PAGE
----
Aim: To investigate the duration of short-term memory, and provide empirical evidence for the multi-store model.
Procedure: A lab experiment was conducted in which 24 participants (psychology students) had to recall trigrams (meaningless three-consonant syllables, e.g. TGH). To prevent rehearsal participants were asked to count backwards in threes or fours from a specified random number until they saw a red light appear. This is known as the brown peterson technique.
Participants were asked to recall trigrams after intervals of 3, 6, 9, 12, 15 or 18 seconds.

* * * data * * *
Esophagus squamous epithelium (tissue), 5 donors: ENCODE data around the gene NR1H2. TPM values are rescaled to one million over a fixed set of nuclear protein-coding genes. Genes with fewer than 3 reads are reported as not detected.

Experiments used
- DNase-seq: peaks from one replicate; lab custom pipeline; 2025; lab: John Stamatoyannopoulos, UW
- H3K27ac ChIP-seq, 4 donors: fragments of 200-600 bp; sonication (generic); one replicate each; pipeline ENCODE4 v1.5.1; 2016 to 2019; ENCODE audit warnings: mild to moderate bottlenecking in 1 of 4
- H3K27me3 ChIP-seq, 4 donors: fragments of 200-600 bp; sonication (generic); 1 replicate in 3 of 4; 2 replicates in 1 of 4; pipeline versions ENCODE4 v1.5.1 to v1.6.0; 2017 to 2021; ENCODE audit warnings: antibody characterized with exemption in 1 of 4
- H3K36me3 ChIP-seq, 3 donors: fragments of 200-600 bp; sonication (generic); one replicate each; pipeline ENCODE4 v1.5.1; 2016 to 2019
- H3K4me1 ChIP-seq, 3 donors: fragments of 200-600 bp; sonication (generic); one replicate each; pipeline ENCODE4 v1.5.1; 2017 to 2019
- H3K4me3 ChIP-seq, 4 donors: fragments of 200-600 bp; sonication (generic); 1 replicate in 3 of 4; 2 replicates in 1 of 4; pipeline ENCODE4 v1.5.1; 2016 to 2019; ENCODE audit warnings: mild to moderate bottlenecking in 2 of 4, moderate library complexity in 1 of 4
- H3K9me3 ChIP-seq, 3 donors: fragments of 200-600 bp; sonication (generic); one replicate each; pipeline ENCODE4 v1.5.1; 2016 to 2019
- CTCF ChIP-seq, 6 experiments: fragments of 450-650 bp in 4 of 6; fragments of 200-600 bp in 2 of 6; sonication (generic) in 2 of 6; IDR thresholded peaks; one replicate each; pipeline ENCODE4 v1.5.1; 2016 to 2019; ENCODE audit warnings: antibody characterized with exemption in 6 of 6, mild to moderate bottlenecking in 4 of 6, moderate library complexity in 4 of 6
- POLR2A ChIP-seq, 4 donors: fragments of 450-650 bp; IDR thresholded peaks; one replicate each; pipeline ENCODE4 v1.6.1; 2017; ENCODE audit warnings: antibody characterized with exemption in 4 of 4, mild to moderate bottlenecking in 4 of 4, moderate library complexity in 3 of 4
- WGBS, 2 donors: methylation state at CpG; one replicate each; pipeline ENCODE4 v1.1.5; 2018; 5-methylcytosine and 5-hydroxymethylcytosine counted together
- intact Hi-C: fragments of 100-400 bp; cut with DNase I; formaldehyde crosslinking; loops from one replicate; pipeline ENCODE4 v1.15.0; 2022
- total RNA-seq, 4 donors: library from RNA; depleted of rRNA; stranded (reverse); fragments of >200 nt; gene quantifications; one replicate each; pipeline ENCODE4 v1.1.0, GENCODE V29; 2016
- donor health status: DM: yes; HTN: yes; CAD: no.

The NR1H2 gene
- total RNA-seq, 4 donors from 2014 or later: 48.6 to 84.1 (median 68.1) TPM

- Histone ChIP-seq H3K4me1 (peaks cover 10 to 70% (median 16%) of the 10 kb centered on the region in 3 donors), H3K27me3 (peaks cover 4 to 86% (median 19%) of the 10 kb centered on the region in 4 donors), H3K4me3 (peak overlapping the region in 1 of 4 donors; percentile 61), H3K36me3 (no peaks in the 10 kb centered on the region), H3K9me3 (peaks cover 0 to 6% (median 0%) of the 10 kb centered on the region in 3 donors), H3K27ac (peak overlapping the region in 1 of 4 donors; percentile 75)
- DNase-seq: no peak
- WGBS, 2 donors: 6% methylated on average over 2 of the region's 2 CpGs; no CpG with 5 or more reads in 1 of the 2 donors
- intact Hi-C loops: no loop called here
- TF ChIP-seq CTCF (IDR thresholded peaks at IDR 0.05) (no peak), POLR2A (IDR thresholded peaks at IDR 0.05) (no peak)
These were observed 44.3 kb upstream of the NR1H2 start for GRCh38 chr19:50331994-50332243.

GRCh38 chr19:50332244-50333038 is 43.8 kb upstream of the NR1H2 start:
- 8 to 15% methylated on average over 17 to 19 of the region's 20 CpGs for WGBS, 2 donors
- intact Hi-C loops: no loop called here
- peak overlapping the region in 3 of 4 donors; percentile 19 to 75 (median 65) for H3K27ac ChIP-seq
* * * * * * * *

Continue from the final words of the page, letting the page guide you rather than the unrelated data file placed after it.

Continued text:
Findings: The longer the interval delay the less trigrams were recalled. Participants were able to recall 80% of trigrams after a 3 seconds delay. However, after 18 seconds less than 10% of trigrams were recalled correctly.
Conclusion: Short-term memory has a limited duration when rehearsal is prevented. It is thought that this information is lost from short-term memory from trace decay. The results of the study also show the short-term memory is different from long-term memory in terms of duration. Thus supporting the multi-store model of memory.
Criticisms: This experiment has low ecological validity as people do not try to recall trigrams in real life.
Memory is involved in processing vast amounts of information. This information takes many different forms, e.g. images, sounds or meaning. For psychologists the term memory covers three important aspects of information processing: Encoding, storage and retrieval.